And what a year — nearly two, actually — it’s been, COVID-wise. How does it feel getting back to live performing again? In October, you opened Carnegie Hall, which had been closed for 572 days, and in November, as part of a North American tour with violinist Leonidas Kavakos, you played Walt Disney Concert Hall. And as an aside, you’ll be back in Disney Hall on April 6 performing a solo recital.
It’s been scattering. For example, last week I didn’t go to Calgary, because some things are happening, some things are not. It’s always like this last-minute unsureness: Am I supposed to prepare this; should I go 100 percent improvised? After the Leonidas tour — that was a tough program, by the way — I was supposed to be in Europe for the whole month, but everything cancelled. I was home and then I was in Louisville and now it’s San Francisco with MTT. It makes everything more personal.
Speaking of personal, you’ve said that Tilson Thomas is one of your dearest friends and most influential mentors. Can you elaborate?
What a great human being. He’s what I call either the Buddhist or Zen or Socrates of our age. He is one, Yo-Yo [Ma] is one. Humanity is more important, although they’re both extremely creative and original. The first time I played with MTT was when I was 17. That was half of my life ago. And we’ve been through a lot. We had all these tours and [when] we talk on the phone he’s unbelievably encouraging and you can be as open and vulnerable as you want. He’s not there to judge, he’s just there to support and help.
How lucky to have someone like him in one’s life. He’s amazing. I’ll be elaborate in saying something and he’ll summarize things in one phrase. It’s simpler, but also there’s so much meaning and wisdom. When he won the Kennedy Center Honors [in 2019], as a surprise, I played one of his pieces that he wrote for me called, You Come Here Often?
Okay, time for the wardrobe question, which has been on critics’ lips since you first performed in that “little orange dress” in 2011 for your Hollywood Bowl debut. What do you say to those who can’t stop writing about your garb, shockingly high stilettos included, although The New York Times’ Anthony Tommasini seemed to sum it up best when he ended his 2011 review of your first Carnegie Hall recital with this: “If you’ve got it, flaunt it. What matters is that Ms. Wang has got it as a pianist.”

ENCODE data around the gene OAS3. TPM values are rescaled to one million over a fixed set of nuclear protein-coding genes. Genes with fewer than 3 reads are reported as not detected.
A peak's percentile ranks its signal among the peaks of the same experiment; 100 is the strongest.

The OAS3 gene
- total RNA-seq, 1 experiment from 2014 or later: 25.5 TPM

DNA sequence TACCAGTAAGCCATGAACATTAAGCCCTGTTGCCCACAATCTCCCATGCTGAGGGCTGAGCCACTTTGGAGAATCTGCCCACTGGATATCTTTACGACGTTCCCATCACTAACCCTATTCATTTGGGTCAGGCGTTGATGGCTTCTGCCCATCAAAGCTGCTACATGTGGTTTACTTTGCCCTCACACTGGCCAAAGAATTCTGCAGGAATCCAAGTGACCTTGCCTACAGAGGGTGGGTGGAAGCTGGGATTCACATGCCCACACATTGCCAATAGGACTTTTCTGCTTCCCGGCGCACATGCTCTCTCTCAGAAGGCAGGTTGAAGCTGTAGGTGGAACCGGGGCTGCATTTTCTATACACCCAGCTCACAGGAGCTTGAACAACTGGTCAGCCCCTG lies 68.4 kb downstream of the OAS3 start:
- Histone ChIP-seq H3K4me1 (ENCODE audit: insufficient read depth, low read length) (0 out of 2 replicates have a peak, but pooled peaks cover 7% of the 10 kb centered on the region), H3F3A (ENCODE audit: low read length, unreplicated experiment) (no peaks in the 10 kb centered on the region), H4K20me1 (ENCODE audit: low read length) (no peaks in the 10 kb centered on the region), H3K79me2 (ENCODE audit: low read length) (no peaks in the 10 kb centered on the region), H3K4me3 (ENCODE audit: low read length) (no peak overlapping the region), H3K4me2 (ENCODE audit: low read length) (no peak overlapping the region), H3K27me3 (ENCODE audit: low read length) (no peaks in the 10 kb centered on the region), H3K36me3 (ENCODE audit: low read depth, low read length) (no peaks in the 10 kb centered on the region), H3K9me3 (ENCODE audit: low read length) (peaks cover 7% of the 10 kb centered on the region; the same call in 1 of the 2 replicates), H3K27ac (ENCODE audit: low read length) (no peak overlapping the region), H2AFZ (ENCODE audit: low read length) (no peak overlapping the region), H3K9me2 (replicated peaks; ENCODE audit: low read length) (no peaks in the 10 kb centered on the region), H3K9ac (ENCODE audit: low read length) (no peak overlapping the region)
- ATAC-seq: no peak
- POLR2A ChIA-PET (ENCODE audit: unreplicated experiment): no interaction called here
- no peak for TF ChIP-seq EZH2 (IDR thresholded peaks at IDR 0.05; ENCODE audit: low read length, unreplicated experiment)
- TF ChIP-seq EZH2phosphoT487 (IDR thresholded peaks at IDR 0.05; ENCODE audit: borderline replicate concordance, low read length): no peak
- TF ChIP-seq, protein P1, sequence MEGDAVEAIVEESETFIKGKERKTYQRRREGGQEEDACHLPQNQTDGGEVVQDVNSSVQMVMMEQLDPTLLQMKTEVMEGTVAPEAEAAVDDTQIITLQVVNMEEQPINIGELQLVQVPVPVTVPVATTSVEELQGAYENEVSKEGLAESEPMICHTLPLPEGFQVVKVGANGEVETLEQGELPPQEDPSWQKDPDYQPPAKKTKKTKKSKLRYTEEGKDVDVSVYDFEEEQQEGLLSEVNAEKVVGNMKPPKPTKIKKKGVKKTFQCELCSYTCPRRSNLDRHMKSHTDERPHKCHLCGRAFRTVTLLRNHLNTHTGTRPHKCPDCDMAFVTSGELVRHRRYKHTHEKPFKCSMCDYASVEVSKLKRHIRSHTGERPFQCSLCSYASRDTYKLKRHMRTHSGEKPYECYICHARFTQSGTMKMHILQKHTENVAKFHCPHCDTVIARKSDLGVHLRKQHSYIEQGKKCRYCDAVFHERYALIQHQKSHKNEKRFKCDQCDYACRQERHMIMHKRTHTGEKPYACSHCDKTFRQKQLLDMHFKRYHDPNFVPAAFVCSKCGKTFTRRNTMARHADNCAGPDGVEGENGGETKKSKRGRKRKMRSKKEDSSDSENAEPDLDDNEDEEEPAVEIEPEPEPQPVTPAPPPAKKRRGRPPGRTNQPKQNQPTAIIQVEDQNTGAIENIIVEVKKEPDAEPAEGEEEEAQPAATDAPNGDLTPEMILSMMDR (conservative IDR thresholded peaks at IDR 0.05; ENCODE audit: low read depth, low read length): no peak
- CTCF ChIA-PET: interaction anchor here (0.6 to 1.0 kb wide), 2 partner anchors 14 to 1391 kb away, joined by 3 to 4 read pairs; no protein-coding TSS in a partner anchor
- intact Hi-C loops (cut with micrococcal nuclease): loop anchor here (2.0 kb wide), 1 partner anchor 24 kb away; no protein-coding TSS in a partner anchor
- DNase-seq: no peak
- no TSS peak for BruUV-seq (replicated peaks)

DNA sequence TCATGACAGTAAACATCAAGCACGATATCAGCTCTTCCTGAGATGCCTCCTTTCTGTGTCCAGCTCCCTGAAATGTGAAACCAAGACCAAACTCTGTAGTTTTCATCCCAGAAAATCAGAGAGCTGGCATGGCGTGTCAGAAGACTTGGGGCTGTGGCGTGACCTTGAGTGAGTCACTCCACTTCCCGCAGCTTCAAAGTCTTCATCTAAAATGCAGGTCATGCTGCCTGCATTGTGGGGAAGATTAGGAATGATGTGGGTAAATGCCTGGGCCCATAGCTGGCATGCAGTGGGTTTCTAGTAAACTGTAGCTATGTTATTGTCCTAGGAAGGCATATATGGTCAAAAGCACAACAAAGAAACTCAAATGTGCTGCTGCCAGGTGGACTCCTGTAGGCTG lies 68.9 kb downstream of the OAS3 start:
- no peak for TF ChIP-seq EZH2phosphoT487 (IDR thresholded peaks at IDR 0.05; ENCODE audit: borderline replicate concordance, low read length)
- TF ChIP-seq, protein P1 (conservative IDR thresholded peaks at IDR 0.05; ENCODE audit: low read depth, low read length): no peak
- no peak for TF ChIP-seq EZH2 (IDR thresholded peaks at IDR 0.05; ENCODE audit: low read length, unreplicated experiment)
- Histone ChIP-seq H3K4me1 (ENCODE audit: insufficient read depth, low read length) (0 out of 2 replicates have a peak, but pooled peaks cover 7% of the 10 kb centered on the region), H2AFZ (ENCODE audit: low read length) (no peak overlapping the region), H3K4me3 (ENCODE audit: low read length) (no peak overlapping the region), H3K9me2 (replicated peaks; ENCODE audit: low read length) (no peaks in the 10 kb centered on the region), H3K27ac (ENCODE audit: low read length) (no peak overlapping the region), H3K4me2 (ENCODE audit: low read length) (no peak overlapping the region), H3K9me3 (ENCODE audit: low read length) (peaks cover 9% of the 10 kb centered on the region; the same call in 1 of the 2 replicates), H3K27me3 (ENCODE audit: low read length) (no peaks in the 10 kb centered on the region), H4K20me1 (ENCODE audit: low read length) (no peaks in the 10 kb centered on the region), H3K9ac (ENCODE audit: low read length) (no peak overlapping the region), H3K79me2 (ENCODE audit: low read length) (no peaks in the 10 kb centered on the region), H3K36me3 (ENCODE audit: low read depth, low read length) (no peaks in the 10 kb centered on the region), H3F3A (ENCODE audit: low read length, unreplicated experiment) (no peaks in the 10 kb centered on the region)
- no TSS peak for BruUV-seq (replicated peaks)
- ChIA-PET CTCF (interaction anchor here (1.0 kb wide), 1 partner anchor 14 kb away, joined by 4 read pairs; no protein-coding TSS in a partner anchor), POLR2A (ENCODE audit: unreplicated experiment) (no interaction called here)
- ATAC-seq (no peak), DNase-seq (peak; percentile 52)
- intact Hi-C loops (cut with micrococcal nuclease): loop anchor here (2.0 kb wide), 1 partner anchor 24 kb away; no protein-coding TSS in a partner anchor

It’s weird. I’ve just really been kind of wearing pajamas at home for two years and for me dress is such a different kind of question. The hardest part now is, “What do I put in a suitcase?” Because back then [before COVID], it was more automatic, I was so much more efficient and once you’re on that road, on that drive — but it’s been stopped for so long — it’s really hard to choose.
In terms of shoes, I definitely love Louboutin because of the red [soles]. They’re very high and very skinny and I think that’s extremely hot. I also have very small feet and Louboutin makes size 34.
What — no Manolo Blahniks?
They’re not high enough! I’m so used to yoga pants and sneakers that I develop a different persona. I got this question the other day: “What are you going to do when you’re 35 and when you’re not hot anymore?” I said, “Define hot.”
[Regarding the critics], I think they should have a life. They should start using their ears in understanding. I think most of them are male, but if it’s not anything nice to say [about my wardrobe], you better not say anything, that’s what I’m thinking.
Amen! Now back to the music: What kinds of adjustments do you make working with so many different conductors — if any?